"The "descriptive" statistics output should look like Figure 4-18.

We can see all the typical descriptive statistics on this output: mean (13.36), lower bound (13.26) and upper bound (13.47) for a 95% confidence of the mean (in polling terminology this says that we are 95% confident that the mean for the population is between 13.36 and 13.47), median (13.00), variance (8.58), standard deviation (2.93), minimum (0), maximum (20), range (20), interquartile range (4.00), skewness (-.147), kurtosis (.904). A narrative explaining the education of first marriage for the US population in 1996 would be somewhat like the following:

Our sample from the General Social Survey of 1996, indicates that the average education for those over 18 in the US in 1996 was 13.36 with a 95% confidence that the real average would fall between 13.36 and 13.47. The least years of education reported was found to be 0 and the most was 20. The exact middle point of the population with 50% falling below and 50% above was 13.00.

The Extreme Values can be seen in Figure 4-19.

This figure shows the five highest and the five lowest values for our variable. We see that more then 5 respondents listed their years of education as 20. Four people listed their education as 0 years in our sample and a number of respondents listed their education at the next lowest number of 3 years. The "Test of Normality" is shown next, Figure 4-20.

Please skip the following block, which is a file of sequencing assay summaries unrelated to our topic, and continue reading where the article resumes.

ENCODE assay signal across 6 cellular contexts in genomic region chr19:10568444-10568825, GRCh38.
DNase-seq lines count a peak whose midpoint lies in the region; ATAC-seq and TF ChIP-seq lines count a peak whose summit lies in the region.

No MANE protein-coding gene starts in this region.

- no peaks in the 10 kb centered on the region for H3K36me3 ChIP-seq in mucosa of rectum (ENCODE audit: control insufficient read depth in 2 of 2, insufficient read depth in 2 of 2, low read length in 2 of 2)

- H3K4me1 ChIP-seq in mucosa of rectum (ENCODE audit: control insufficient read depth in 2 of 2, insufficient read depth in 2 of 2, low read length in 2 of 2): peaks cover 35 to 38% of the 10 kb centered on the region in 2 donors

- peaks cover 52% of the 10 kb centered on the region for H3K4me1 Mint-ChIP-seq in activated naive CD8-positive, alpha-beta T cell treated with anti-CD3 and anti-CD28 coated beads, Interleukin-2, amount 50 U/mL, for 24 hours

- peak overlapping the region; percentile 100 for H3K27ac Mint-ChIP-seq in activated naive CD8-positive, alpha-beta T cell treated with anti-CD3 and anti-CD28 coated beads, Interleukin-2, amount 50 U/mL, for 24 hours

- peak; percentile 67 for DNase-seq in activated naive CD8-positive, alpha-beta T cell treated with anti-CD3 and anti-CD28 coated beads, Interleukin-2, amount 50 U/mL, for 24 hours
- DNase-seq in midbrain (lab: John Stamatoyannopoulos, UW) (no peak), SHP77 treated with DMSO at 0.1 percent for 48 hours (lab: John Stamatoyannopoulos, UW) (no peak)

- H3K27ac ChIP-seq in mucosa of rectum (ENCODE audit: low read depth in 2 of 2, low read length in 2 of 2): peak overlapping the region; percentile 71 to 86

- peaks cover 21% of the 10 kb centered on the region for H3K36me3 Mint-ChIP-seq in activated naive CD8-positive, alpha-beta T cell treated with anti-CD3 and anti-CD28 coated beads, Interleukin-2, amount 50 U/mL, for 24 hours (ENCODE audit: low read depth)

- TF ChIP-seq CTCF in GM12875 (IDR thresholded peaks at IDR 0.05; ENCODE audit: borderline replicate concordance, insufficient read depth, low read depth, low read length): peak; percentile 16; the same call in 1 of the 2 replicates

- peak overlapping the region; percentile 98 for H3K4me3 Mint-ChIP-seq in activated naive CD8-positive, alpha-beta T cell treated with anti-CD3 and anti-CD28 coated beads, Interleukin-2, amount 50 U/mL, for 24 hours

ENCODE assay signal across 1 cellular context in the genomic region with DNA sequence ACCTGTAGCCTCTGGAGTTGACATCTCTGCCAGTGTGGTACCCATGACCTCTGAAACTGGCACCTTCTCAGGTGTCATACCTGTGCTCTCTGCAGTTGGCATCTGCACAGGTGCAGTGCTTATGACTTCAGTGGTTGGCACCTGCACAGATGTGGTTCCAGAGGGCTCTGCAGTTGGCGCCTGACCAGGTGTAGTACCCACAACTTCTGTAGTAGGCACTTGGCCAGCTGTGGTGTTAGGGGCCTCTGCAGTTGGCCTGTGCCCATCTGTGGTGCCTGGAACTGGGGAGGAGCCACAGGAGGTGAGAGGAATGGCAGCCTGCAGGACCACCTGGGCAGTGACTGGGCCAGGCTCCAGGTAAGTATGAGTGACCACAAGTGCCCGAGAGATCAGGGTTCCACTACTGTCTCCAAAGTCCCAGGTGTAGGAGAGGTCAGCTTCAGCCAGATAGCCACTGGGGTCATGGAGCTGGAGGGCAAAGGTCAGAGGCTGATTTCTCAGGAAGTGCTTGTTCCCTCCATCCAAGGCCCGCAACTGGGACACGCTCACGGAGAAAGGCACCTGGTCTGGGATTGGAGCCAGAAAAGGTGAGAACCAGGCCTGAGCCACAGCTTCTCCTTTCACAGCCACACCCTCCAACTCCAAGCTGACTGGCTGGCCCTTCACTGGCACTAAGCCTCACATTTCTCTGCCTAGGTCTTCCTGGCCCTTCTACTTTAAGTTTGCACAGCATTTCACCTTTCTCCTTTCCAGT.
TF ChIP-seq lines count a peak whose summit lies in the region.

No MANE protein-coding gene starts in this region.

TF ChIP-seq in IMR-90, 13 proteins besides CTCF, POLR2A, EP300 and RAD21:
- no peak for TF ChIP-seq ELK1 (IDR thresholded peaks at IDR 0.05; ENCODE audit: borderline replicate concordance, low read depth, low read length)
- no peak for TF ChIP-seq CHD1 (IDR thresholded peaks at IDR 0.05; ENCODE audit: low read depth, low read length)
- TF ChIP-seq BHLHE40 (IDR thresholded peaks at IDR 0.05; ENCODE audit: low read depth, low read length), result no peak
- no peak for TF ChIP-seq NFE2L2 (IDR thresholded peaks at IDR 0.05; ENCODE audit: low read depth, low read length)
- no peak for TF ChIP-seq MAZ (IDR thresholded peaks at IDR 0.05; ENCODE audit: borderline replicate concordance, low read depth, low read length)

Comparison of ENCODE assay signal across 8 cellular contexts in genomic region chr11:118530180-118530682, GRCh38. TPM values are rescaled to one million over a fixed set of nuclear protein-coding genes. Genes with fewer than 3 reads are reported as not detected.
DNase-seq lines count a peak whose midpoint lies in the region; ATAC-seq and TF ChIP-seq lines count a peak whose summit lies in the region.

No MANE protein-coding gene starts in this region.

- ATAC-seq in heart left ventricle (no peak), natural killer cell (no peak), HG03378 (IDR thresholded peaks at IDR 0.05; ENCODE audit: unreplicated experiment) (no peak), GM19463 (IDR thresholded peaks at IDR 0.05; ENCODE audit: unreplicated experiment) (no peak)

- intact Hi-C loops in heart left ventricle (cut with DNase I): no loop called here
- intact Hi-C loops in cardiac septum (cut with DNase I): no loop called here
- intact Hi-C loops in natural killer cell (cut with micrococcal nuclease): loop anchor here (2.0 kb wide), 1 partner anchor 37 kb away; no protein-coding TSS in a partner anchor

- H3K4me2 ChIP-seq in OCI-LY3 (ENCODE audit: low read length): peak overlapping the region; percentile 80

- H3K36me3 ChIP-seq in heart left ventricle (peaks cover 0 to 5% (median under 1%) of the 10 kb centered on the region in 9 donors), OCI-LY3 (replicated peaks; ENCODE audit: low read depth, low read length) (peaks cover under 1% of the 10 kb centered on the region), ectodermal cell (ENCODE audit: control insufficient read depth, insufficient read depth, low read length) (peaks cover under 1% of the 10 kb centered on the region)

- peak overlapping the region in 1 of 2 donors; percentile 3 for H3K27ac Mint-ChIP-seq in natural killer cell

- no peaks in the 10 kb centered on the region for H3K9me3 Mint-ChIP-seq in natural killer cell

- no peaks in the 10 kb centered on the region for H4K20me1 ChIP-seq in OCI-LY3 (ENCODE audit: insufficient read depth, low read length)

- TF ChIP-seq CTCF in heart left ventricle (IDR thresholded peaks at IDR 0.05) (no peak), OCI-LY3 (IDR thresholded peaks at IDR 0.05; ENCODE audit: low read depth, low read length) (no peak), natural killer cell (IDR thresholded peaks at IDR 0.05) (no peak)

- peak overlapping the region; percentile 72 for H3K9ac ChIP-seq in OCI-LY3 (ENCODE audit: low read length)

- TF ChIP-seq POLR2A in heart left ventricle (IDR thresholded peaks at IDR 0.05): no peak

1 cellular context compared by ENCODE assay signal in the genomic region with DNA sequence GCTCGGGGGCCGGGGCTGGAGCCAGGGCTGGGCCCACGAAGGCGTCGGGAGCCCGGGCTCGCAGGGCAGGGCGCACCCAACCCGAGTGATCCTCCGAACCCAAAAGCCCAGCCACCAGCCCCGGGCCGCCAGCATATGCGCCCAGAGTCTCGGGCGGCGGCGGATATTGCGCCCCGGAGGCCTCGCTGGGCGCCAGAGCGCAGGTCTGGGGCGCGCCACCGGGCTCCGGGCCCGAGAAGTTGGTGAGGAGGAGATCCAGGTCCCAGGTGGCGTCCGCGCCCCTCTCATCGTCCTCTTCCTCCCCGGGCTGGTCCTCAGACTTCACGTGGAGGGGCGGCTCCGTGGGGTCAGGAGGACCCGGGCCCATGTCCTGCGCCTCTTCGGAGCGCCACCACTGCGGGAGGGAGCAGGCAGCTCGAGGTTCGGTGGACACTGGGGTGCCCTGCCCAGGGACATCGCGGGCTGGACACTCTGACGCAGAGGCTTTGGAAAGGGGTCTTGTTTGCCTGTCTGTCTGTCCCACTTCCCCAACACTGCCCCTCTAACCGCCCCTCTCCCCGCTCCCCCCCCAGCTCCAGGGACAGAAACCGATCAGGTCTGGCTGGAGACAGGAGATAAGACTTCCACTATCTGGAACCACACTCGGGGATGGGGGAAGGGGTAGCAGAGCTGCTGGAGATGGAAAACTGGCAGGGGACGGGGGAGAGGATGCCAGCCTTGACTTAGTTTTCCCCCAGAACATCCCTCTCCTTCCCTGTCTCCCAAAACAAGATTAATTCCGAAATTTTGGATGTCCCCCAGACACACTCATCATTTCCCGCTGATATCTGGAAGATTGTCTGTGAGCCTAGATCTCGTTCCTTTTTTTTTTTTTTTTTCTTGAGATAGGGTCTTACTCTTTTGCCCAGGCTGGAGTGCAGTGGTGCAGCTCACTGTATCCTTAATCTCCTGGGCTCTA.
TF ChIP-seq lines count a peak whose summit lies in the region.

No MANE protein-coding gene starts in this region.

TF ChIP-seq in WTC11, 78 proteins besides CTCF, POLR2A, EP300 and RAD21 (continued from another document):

The histogram, Figure 4-21, shows that SPSS divided our distribution into nine groups with a width of 2.5 years of education for each group.

The largest group has a little less then 1200 cases, an eyeball guess. The smallest group has very few cases (we know there are four respondents who reported 0 years of education from our Extreme Values output but the graph does not show us this). The statistics on the histogram tell us that the standard deviation is 2.93 with a mean of 13.4 for a total N of 2895.

The Stem-and-Leaf is next. Figure 4-22 reaffirms a close but not quite normal distribution with significant outliers on the end of the distribution. We saw this in our earlier output.

Interpretation of the Q-Q Plot of Age:

Continue scrolling down the SPSS Output Navigator to the "Normal Q-Q Plot of HIGHEST YEAR OF SCHOOL COMPLETED", Figure 4-23.

A q-q plot is a plot of our observed values against the expected values. If our distribution is normal, the plot would have observations distributed closely around the straight line. In Figure 4-23, the expected normal distribution is the straight line and the line of little boxes is the observed values from our data. Our plot shows the distribution deviates somewhat from normality at the low end. The high end of the distribution is pretty much normal.

Interpretation of the Boxplot:

In the SPSS Output Navigator, scroll to the box plot of HIGHEST YEAR OF SCHOOL COMPLETED. The box plot should look like Figure 4-24.

We can see that the major part of our distribution appears close to normal, but there are significant outliers, the cases beyond the lower line of our boxplot. Our outliers are at the lowest end of the distribution.

Chapter Four Exercises

These exercises are designed to familiarize you with the SPSS univariate procedures. They are open-ended with no specific answers.

1. In this chapter we looked at, ABANY (WOMAN WANTS AN ABORTION FOR ANY REASON), one of the variables in the GSS96 data measuring peoples attitudes about abortion. There are other variables measuring different aspects of the abortion issue. These are: